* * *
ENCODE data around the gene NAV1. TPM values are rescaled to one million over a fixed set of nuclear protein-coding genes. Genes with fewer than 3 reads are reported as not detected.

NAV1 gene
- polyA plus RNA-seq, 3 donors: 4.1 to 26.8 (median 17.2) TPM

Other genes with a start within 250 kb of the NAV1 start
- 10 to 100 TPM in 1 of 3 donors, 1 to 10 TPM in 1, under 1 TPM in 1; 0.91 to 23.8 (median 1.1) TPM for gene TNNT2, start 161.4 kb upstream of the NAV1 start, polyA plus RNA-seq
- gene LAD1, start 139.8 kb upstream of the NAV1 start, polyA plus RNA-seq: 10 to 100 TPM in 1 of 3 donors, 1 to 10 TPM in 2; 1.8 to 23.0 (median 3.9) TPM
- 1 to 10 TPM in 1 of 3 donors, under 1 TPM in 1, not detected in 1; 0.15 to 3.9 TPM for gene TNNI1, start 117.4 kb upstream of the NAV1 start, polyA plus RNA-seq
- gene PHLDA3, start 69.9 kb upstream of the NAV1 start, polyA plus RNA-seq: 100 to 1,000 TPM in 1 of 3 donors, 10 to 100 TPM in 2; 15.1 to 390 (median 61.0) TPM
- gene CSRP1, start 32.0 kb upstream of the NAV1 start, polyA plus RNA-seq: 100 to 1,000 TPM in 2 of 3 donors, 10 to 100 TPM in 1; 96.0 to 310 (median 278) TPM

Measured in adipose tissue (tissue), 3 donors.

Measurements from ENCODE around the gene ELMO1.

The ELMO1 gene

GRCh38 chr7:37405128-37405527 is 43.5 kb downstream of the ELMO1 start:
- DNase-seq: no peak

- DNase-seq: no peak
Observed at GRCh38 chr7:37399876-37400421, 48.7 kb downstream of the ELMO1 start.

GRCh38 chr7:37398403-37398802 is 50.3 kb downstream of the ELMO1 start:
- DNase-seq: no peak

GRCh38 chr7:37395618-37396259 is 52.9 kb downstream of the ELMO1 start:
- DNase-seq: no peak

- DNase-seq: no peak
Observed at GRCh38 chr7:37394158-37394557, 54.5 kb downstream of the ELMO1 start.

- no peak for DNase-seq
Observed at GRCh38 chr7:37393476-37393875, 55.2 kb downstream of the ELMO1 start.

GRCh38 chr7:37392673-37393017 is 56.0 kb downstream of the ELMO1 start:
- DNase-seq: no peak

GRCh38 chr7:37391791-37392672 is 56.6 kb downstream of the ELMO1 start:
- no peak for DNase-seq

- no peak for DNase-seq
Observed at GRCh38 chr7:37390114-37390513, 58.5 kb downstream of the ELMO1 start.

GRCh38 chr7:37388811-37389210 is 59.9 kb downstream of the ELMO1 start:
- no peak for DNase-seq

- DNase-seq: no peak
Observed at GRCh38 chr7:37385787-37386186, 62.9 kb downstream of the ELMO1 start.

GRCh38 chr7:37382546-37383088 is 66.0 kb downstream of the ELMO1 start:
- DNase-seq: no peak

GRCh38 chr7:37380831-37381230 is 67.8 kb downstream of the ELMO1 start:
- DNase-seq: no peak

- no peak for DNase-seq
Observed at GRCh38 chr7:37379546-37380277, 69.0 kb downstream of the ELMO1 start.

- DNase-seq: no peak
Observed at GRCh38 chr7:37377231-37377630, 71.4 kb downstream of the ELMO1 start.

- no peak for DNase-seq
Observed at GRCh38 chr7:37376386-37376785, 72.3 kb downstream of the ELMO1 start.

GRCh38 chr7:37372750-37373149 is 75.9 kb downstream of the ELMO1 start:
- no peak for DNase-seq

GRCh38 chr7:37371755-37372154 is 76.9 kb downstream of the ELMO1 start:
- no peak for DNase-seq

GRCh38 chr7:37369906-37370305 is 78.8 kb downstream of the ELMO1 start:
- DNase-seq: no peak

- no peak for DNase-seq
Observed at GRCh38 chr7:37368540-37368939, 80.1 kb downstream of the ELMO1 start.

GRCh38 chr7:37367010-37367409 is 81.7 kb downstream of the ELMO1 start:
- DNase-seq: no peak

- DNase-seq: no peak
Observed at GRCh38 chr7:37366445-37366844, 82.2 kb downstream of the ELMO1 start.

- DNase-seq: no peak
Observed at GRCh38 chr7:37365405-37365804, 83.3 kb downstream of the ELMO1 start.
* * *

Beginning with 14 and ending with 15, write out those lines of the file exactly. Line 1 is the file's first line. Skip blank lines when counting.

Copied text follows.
- DNase-seq: no peak

- DNase-seq: no peak